Sailing at the Top of the World

After finishing her 2017-summer contract with the Australian Antarctic Division, former multihull ocean-racing sailor and co-founder of the Australian Wooden Boat Festival, Cathy Hawkins, sailed monohull, Abel Tasman, 4,427nm from Australia to Kushiro, Japan. From July she clocked-up another 7,155nm on board Abel Tasman from Dutch Harbour in the Pacific Ocean’s Aleutian Islands, through the Arctic Ocean’s notorious Northwest Passage to the Atlantic Ocean and onto Greenland and Norway.

Cathy, a former journalist and yachting correspondent, raced shorthanded ocean racing trimarans in the 1980s and 90s.

Abel Tasman is a 23m Bermuda schooner derived from the elegant lines of America 1, which was designed by George Steer. Abel Tasman, with her clipper bow and tumblehome sides, was built in 1981 in Westerbroek, Netherlands and is skippered by Antarctic and Arctic expedition support vessel operator, Roger Wallis. Abel Tasman’s steel hull is 10mm below the waterline and 8mm above which makes her ideal for passage making in high latitudes.

The following is an excerpt from Cathy Hawkins’ exciting five part series about her adventurous passages through the Arctic’s high latitudes to be published in full in Cruising Helmsman magazine from January 2018. Cathy will be returning to the northern high latitudes soon to help run an expedition yacht charter business.

Balancing on the sides of Abel Tasman’s tender we clutched the necks of our wet weather jackets so that freezing salt-water spray, coming in jets off the bow, detoured past our necks. Sheets of dollop-sized snowflakes streamed past us, rapidly smothering everything in their united whiteness. We were cautiously motoring into Nuuk’s black evening, looking for Abel Tasman in a snowstorm.

It was the first and way-too-early, dump of ‘winter-like’ snow that Greenland had in Autumn 2017. Together with Yvan Bourgnon’s Ma Louloutte and Amundsen’s Maud, Abel Tasman was the last boat through the Northwest Passage in 2017. By late September it was palpable, as the days grew shorter, the sea and air temperature became icier and the weather deteriorated more frequently, that we had to be on our way. It was late in the season to sail back across the Arctic Circle to our final destination of northern Norway.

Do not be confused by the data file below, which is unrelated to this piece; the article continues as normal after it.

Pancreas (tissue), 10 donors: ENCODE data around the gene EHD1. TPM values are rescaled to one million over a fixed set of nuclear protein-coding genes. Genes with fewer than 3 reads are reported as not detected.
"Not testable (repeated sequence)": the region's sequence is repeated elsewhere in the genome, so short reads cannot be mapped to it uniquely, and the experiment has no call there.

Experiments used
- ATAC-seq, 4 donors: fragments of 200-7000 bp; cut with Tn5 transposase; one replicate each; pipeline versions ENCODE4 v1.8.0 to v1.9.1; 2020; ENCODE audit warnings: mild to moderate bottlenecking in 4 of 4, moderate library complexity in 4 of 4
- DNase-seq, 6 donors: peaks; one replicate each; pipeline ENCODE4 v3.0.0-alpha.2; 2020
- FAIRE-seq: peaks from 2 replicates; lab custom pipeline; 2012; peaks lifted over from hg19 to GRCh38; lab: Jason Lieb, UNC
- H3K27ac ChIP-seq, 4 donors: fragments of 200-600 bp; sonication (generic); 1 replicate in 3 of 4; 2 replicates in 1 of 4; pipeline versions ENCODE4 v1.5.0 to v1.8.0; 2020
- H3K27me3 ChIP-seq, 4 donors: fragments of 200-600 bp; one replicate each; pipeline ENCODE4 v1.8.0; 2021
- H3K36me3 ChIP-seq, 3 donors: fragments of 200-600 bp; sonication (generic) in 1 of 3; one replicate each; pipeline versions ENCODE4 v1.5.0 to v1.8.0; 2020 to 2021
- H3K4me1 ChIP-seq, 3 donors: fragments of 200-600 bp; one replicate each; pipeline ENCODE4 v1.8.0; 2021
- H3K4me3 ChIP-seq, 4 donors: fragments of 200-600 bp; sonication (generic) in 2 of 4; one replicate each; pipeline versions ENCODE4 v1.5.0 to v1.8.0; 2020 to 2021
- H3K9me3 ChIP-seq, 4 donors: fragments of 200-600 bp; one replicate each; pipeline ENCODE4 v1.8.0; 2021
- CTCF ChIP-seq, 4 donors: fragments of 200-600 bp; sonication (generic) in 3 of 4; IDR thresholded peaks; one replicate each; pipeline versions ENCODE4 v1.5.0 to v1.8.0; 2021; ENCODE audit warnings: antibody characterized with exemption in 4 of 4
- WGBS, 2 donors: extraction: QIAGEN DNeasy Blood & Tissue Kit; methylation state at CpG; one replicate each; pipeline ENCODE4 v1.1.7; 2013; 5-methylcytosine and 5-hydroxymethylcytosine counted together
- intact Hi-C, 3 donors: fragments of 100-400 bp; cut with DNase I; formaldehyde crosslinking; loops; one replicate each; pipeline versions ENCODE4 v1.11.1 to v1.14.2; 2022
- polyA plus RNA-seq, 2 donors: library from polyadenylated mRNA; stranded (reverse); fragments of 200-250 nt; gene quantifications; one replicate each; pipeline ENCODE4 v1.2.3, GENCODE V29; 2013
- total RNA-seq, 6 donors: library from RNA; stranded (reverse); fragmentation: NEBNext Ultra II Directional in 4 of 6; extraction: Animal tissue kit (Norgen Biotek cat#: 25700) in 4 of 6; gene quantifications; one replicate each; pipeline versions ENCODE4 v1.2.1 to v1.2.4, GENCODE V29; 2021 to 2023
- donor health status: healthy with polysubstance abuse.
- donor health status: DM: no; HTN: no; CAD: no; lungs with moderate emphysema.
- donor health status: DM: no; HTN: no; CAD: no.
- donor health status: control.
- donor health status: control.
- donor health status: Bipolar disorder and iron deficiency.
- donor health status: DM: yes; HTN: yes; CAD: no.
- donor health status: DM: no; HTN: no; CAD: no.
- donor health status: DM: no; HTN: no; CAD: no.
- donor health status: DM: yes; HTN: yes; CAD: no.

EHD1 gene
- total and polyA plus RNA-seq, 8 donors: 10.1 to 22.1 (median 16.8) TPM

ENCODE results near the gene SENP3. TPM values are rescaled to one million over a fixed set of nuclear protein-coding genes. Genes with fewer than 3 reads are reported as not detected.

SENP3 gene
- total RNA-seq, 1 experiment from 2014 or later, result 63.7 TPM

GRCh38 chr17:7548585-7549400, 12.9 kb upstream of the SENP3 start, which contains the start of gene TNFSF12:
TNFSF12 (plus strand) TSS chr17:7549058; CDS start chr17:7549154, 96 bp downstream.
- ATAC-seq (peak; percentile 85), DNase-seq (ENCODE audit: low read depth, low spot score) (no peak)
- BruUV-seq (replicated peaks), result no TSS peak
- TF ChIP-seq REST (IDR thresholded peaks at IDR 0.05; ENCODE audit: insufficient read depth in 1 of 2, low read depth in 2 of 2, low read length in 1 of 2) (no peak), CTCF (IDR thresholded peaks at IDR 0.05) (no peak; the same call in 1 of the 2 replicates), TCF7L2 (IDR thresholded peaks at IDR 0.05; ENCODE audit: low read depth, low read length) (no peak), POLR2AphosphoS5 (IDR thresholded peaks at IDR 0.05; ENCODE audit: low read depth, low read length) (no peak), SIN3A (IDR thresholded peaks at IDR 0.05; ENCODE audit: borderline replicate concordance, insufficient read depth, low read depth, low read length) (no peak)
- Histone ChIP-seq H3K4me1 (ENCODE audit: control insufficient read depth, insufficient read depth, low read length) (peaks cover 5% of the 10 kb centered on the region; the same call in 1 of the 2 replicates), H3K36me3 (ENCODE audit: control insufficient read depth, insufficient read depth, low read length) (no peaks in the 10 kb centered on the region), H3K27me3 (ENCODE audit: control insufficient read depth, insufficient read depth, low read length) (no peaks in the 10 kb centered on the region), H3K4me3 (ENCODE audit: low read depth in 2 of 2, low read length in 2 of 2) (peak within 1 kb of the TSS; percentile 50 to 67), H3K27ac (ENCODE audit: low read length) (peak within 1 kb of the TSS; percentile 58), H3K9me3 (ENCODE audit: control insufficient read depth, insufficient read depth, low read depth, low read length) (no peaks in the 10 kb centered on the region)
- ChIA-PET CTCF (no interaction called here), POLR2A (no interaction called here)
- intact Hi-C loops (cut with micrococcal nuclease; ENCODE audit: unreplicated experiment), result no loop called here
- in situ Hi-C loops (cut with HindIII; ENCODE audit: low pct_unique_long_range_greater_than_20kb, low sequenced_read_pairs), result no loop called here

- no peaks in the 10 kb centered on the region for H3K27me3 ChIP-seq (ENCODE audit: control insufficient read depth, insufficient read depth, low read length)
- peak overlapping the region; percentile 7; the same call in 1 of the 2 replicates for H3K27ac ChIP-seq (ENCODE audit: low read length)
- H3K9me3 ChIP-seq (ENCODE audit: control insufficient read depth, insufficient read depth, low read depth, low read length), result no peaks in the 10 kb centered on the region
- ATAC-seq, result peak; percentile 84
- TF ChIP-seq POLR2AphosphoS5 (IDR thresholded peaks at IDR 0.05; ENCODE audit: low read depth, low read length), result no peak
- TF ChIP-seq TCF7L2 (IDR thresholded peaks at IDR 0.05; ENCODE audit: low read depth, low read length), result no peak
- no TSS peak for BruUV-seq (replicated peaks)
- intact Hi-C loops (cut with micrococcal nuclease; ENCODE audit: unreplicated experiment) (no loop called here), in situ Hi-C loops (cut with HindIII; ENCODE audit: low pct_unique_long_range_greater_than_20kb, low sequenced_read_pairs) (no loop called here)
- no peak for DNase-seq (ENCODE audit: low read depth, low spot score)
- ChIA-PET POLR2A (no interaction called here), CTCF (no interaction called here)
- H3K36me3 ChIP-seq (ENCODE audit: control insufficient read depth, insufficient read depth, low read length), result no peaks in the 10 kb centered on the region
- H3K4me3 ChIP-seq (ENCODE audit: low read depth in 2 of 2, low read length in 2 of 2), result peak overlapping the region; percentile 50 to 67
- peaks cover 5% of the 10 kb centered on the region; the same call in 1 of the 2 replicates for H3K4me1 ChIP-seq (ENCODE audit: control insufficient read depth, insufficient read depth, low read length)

Maud’s Norwegian crew (advised) us to clear into Norway at Bødo then slip Abel Tasman at Sund in the Lofoten Islands to fix her twisted, ice-smashing propellers. ‘Don’t cross the Norwegian Sea any later than mid-October or go north of Iceland now’ they said. We had a 2,388nm passage ahead of us from Nuuk on Greenland’s west coast to Tromsø, Norway.

Sailing south, the local wind bore little semblance to the overall pressure system. There was no prevailing wind direction as it tended to blow as much from one direction as it did from another dictated by a challenging topography of sheltering bluffs, craggy mountains, divided fjords, sounds and connecting channels all under the influence of ice.

A cold arctic current off Greenland’s east coast flows south bringing freshwater pack ice from glaciers. When icebergs reach Greenland’s southern tip off its west coast they are deflected north by the Gulf Stream where they collide with larger ice masses calved from huge iceberg-producing glaciers.

After a couple of nights offshore, glued to the radar looking for icebergs and growlers, under halo phenomena and a brilliant aurora we arrived alongside Qaqortoq’s wharf in darkness. We threw our lines to a welcoming and enthusiastic upper class English voice that sounded like Queen Elizabeth II greeting us with praises of, ‘well done – a very well thrown line’.

 

We squinted quizzically at one another as we registered the sight of a mature woman adeptly securing our dock lines attired in a string of pearls, pretty frilled collared shirt, cardigan with a hanky protruding from its sleeve, make up and a silk scarf smartly knotted under her chin while simultaneously inviting us to a cup of tea on her boat!

We discovered that the cultured voice belonged to 70-something year old Jane Maufe, who was the 4th grand niece of Artic explorer and former Governor of Tasmania, Rear Admiral Sir John Franklin.

Jane Maufe was the spritely crew of evenly aged and equally spritely David Scott Cowper, on a custom-built 30-ton aluminum, self-righting, all weather motor vessel, Polar Bound, that boasted 12 times the required Lloyd’s specifications and was regarded as the strongest vessel of her size in the world. And perhaps it was, with its lifeboat lines, four watertight bulkheads, double-hulled engine room, double bottomed forward section, a center wheelhouse, coach roof and painted yellow –along with a smug Gardner engine contentedly purring below deck.

David had achieved all manner of record-breaking passages as the ‘first’ to do a whole bunch of things in Polar Regions and elsewhere. He had wowed Jane, a girlfriend from his youth, after her husband died. They made an endearing adventuring team over tea party chatter curiously laced with knowledgeable discourse derived from being serious mariners with all the skills and experience to survive and thrive in polar waters.